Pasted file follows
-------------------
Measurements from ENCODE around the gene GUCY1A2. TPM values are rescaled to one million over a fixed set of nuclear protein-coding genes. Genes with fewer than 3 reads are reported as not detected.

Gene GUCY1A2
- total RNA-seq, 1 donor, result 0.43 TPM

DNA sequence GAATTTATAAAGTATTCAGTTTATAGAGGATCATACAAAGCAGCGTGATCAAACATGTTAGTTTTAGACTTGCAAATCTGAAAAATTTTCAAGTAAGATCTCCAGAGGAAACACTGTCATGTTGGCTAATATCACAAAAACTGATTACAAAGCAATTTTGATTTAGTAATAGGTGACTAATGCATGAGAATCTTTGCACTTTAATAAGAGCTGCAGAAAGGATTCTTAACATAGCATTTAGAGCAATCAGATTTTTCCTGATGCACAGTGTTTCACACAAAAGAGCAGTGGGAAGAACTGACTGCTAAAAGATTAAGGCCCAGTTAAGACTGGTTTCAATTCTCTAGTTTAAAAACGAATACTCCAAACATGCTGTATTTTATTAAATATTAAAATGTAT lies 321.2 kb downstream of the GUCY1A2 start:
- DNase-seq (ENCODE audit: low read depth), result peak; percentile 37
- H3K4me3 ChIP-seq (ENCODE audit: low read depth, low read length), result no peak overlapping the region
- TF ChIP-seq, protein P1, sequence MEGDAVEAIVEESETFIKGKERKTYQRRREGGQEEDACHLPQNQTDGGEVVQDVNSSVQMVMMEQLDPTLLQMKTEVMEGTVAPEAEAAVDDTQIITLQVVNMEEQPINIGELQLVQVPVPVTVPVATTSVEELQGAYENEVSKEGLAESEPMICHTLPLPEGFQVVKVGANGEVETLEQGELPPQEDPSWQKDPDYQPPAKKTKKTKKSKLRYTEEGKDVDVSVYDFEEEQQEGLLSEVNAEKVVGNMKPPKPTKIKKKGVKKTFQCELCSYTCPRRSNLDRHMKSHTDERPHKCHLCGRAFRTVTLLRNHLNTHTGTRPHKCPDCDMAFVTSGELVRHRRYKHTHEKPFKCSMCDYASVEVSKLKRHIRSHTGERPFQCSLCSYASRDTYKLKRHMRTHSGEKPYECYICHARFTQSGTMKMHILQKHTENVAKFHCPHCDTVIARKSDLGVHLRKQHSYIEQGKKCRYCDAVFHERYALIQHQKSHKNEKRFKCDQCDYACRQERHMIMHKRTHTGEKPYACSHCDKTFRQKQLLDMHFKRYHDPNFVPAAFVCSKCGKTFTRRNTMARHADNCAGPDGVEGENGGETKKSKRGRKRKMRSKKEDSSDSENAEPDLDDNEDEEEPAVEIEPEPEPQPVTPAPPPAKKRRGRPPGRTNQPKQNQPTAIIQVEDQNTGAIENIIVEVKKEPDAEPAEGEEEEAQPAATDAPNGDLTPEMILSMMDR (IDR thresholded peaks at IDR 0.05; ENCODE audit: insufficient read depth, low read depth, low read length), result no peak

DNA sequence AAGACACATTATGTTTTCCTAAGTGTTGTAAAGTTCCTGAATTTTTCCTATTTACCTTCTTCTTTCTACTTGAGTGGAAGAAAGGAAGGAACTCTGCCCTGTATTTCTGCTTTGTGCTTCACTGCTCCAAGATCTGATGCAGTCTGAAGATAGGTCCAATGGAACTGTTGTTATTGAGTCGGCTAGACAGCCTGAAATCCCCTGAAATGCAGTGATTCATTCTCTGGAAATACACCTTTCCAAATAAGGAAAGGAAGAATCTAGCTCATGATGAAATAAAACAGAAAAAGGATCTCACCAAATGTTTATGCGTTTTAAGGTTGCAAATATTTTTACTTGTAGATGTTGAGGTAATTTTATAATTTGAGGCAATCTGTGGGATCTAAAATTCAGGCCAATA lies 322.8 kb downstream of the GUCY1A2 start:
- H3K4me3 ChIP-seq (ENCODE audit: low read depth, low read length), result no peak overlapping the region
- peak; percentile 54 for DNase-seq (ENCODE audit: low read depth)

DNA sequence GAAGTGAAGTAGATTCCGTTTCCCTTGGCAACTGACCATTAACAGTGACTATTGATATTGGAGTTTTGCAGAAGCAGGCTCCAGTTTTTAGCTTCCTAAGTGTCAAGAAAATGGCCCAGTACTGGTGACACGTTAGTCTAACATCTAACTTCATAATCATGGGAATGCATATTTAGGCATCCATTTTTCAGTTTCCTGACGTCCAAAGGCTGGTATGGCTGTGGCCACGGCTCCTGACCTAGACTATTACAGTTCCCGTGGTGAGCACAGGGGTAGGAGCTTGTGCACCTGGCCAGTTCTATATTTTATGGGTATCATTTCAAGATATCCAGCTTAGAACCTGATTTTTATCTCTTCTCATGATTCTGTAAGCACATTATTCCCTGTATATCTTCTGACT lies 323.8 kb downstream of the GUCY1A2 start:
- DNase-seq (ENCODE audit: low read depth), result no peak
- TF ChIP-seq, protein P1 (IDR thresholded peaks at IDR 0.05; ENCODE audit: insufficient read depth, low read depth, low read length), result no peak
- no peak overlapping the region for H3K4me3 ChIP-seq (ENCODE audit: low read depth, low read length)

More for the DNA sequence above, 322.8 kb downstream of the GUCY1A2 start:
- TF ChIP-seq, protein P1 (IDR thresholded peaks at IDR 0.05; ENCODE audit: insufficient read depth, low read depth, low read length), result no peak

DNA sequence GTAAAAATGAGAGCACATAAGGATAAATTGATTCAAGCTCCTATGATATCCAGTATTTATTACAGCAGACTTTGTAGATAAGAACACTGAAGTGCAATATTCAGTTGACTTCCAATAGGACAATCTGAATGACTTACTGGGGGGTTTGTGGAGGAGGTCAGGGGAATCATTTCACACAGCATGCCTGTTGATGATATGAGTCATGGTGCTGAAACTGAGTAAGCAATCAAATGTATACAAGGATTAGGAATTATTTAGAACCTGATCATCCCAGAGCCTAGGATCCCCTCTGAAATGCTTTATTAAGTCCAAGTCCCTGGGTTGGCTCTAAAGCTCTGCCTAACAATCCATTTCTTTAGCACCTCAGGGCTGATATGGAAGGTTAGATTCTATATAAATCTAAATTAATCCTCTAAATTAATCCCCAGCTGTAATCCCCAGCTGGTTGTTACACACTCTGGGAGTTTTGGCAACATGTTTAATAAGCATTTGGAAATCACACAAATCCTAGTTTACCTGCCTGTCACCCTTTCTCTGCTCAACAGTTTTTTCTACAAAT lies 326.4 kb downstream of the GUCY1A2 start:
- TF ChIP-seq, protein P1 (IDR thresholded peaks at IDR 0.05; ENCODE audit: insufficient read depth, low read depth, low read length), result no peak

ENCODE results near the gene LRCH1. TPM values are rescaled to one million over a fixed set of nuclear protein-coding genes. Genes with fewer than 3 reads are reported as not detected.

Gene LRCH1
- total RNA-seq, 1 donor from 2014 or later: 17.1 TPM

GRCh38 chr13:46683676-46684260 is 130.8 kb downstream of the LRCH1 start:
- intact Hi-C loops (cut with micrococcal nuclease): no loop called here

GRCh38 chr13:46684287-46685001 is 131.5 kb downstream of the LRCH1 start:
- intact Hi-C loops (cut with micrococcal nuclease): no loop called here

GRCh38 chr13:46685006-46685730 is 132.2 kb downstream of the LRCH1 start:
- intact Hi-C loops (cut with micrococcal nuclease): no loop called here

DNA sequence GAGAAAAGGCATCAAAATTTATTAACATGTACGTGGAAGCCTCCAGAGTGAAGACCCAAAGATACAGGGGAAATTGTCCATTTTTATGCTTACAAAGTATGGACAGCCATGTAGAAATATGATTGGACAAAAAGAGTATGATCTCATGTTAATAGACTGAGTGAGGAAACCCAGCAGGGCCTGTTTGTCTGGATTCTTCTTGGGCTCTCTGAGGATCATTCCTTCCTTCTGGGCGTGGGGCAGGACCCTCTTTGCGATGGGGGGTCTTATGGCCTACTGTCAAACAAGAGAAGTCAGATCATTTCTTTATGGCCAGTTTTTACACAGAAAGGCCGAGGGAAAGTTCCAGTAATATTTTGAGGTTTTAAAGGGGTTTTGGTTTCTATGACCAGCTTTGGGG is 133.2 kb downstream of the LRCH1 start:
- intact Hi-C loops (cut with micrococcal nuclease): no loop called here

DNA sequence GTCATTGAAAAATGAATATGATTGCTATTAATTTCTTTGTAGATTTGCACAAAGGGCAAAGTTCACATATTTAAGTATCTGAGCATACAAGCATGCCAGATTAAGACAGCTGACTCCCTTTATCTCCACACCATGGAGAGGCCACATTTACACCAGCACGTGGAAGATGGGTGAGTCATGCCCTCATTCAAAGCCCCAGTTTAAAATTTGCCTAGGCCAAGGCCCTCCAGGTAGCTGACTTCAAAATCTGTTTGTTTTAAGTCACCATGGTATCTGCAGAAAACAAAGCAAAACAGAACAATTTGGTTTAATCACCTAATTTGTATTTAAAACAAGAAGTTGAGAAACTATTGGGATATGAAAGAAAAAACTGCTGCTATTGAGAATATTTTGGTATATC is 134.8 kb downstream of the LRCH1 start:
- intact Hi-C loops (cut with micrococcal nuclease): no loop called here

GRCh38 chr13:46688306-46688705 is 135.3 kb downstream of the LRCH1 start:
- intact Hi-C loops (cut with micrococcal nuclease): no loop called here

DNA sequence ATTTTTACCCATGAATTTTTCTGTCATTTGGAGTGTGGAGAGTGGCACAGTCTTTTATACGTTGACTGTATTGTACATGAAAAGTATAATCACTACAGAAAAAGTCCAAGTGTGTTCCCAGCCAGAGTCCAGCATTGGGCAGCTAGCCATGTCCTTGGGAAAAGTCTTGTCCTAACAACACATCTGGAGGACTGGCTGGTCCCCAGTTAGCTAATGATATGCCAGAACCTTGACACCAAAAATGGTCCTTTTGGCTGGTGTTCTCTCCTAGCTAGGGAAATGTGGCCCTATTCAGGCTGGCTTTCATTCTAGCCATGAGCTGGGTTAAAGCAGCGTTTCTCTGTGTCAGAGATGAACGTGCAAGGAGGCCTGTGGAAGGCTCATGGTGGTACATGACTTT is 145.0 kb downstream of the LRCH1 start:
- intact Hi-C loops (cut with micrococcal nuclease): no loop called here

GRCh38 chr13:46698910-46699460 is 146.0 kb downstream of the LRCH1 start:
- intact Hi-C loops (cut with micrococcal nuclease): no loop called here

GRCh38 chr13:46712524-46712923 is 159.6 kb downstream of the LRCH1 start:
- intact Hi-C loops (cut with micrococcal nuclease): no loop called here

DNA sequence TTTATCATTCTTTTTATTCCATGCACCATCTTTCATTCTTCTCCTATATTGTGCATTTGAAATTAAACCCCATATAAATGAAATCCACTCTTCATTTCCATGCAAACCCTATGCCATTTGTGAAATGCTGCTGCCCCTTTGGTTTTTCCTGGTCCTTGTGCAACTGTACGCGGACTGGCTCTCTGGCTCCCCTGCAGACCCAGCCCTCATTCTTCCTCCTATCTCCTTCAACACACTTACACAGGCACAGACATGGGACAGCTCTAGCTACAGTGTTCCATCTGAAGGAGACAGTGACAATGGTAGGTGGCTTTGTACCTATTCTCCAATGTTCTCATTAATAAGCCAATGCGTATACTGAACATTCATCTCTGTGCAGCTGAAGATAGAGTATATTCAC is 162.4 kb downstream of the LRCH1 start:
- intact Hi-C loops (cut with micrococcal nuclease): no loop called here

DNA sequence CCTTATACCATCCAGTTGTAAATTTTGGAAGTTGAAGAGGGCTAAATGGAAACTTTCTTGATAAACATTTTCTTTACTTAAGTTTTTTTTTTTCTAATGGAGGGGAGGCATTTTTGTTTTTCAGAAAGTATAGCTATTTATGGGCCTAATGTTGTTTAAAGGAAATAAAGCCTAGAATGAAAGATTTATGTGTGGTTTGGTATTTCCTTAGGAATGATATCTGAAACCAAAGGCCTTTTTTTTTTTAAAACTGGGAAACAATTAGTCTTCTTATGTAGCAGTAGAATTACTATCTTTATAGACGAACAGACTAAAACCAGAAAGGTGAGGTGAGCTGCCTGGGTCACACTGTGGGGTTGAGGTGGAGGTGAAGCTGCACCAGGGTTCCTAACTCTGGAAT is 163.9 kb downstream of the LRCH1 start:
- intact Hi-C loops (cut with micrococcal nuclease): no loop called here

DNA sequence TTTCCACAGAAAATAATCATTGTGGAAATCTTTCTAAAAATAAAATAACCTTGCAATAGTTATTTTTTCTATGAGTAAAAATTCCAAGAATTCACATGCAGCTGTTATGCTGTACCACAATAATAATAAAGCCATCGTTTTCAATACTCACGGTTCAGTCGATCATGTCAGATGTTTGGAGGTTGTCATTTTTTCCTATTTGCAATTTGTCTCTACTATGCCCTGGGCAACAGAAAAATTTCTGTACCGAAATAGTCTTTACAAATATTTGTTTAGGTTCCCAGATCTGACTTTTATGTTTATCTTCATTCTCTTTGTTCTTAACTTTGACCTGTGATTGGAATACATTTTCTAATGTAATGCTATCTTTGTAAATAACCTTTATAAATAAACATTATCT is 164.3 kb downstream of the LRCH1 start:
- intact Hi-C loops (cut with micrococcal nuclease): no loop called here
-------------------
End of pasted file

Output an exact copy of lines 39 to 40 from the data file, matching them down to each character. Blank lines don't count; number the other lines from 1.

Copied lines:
- intact Hi-C loops (cut with micrococcal nuclease): no loop called here

DNA sequence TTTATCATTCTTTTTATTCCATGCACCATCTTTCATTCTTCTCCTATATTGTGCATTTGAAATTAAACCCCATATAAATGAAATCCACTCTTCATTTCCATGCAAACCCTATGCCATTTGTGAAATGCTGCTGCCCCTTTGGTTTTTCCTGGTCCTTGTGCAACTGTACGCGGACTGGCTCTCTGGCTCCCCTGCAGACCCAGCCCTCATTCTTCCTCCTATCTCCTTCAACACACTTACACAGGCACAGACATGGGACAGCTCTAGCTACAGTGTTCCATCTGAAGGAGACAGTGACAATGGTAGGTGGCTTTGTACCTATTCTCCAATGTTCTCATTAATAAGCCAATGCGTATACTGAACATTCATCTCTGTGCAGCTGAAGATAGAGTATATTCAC is 162.4 kb downstream of the LRCH1 start: